Cold Water Shock - What Is It and How To Avoid It
Cold water is any water below 15°C. Entering into cold water can have a serious effect on your body, so it is important to be aware of Cold Water Shock.
The average sea temperature is 12°C and rivers are usually colder, so this applies for most of the year in the U.K.
- skin blood vessels close, blood flow resistance increases
- the heart has to work harder so blood pressure and heart rate increases
- sudden skin cooling causes involuntary gasps for breath
- movement can be seriously affected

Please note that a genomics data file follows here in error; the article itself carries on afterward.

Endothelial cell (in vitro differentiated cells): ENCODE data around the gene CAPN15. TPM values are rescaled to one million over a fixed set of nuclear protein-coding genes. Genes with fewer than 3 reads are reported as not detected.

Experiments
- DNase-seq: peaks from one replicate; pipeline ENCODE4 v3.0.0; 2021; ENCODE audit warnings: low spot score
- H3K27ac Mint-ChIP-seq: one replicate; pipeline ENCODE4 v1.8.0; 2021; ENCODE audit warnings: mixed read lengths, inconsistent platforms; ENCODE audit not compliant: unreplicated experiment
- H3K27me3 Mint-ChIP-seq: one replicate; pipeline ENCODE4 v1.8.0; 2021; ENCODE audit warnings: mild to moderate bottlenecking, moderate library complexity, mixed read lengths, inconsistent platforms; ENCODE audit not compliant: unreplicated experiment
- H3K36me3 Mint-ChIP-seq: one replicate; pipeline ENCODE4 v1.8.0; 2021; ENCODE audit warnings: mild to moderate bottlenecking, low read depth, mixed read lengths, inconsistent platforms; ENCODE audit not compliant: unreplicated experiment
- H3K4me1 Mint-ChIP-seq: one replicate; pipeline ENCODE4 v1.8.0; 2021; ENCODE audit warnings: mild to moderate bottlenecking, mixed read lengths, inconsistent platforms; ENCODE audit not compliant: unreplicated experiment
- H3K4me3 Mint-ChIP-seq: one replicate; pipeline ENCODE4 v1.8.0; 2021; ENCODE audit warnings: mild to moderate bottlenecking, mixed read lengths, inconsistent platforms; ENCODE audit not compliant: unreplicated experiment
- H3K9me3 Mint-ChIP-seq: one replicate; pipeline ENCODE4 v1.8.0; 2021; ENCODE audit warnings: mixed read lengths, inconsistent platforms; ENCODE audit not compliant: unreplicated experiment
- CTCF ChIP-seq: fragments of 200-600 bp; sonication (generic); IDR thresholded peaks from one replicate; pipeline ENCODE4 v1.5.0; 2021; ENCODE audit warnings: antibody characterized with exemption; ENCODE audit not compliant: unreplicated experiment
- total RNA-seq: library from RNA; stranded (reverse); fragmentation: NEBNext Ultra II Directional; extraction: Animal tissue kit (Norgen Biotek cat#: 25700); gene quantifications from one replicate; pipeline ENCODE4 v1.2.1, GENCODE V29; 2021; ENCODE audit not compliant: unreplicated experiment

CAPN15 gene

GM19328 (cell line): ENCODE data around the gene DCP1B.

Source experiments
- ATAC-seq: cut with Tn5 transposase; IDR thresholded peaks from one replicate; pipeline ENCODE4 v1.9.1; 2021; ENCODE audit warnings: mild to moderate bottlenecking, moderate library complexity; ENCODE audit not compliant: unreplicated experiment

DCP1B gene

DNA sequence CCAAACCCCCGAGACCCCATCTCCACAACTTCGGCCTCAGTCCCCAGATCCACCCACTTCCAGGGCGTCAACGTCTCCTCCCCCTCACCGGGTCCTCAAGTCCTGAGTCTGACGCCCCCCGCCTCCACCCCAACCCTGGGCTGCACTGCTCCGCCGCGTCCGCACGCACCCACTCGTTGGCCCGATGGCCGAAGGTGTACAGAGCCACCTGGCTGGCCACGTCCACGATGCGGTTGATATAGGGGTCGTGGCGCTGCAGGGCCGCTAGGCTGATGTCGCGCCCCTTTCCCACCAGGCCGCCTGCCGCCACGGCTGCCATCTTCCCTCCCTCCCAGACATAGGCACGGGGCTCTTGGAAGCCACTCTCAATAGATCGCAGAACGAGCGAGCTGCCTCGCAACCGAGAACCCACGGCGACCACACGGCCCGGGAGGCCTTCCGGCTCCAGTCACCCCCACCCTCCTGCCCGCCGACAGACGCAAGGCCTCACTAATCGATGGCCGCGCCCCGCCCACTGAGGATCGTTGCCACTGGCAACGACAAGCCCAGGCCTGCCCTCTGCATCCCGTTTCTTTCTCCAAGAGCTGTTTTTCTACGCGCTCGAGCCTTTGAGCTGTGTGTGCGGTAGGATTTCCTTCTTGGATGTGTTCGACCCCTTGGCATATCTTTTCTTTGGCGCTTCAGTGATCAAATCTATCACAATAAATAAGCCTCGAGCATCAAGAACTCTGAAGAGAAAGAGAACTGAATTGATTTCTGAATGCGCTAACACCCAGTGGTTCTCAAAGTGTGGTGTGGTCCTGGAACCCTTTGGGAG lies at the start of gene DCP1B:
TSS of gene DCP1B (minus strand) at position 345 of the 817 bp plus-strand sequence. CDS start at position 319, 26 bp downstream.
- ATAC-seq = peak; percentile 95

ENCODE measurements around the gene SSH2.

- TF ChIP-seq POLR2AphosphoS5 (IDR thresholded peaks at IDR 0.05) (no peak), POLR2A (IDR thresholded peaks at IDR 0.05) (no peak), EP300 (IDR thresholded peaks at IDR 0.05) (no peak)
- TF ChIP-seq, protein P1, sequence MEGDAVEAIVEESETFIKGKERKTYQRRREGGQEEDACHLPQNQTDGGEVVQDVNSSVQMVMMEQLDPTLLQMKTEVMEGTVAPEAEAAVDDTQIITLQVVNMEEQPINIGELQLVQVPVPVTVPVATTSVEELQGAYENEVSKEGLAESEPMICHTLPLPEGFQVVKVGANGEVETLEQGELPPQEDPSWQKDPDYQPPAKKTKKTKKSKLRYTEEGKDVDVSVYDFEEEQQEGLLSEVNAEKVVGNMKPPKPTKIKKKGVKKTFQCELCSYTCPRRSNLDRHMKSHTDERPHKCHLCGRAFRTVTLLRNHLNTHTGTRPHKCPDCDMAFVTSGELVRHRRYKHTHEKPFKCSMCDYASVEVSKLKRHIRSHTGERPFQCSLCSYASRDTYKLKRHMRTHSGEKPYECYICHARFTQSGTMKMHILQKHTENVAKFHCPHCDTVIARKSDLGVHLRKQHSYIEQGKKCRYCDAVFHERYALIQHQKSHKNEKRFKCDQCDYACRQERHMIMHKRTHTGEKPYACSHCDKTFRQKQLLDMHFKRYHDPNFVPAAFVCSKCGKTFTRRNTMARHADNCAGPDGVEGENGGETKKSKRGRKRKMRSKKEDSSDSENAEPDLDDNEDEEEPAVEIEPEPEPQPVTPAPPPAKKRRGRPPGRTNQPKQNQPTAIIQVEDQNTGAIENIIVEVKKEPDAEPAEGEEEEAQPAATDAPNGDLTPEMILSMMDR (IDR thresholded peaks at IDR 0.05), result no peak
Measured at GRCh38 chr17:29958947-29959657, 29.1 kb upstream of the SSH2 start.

- breathing rates can increase dramatically and get out of control
- you might panic and inhale water into your lungs
Partnership with Beezra Activities
Beezra Activities are a leading provider of outdoor activities such as canyoning and kayaking in South Wales. their clients include Families, Stag & Hen do's.
We are pleased to announce our latest trade partnership with Beezra Activities supplying our 5mm wetsuits. Check out their adventures at beezra.com
Seven Sea Safty Tips
1. Tide Times
Some beaches look vast but in a blink of an eye all that sand is replaced by ocean water, cutting off unsuspecting paddlers. Other waters hardly seem to move between high and low tide, but have a strong current dragging away from land on a falling tide. Check out the tide tables in your area to work out when the tide is on its way in, and the difference in metres between low and high tide.